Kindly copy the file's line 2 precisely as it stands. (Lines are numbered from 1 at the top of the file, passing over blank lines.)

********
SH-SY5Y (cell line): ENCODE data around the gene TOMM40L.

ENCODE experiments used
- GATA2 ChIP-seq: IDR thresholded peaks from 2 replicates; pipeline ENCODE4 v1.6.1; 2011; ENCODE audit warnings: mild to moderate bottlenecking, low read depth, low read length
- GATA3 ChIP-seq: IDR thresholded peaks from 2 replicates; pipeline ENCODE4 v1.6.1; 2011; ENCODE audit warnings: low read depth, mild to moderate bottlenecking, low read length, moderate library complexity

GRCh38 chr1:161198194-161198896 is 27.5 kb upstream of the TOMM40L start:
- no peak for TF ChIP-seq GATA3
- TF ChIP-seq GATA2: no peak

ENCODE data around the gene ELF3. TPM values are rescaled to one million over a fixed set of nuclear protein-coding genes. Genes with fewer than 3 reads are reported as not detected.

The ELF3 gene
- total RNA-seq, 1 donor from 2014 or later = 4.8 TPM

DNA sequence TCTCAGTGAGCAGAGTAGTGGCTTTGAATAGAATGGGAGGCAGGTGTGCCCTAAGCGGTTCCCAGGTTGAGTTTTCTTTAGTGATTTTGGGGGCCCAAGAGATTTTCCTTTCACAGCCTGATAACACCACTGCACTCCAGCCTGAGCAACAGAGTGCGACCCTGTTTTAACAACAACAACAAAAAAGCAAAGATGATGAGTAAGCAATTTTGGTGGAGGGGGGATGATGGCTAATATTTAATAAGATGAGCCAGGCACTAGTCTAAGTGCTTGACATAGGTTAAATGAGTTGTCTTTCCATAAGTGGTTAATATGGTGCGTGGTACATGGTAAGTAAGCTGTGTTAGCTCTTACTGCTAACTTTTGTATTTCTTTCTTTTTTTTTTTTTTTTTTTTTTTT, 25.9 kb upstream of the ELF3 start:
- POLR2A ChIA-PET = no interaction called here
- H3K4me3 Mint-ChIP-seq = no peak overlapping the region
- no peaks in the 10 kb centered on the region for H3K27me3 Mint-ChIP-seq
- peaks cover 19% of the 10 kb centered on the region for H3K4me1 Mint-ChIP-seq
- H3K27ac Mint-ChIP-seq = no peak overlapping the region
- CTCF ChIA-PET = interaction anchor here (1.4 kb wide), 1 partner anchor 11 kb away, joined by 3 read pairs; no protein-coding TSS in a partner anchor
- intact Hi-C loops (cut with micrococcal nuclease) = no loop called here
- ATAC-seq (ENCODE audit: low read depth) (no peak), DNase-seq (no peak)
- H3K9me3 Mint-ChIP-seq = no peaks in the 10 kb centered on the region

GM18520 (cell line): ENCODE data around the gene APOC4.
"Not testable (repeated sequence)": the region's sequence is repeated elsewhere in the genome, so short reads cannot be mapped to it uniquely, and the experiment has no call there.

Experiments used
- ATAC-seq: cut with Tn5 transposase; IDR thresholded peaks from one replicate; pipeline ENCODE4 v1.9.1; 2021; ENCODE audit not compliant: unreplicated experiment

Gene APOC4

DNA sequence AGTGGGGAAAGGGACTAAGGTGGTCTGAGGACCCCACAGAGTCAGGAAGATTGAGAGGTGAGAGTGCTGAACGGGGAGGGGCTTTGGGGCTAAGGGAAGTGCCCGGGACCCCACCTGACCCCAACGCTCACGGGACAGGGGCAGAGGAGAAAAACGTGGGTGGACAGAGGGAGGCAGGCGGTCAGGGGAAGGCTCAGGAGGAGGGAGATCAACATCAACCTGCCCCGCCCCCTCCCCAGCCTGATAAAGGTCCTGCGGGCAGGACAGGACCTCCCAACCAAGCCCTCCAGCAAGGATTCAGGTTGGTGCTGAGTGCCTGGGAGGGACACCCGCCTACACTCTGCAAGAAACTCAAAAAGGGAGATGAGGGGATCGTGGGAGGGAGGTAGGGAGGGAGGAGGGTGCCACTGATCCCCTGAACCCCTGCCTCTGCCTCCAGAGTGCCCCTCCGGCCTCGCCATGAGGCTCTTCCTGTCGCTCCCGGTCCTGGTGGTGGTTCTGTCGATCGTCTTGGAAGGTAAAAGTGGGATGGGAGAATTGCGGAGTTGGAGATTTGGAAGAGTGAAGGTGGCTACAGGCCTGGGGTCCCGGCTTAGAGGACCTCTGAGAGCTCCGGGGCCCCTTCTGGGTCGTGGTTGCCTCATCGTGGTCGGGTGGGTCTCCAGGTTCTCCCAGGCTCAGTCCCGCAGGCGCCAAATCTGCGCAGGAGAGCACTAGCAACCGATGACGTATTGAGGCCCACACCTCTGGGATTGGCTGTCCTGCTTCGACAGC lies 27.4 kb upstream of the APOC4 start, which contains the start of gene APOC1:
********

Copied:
ENCODE experiments used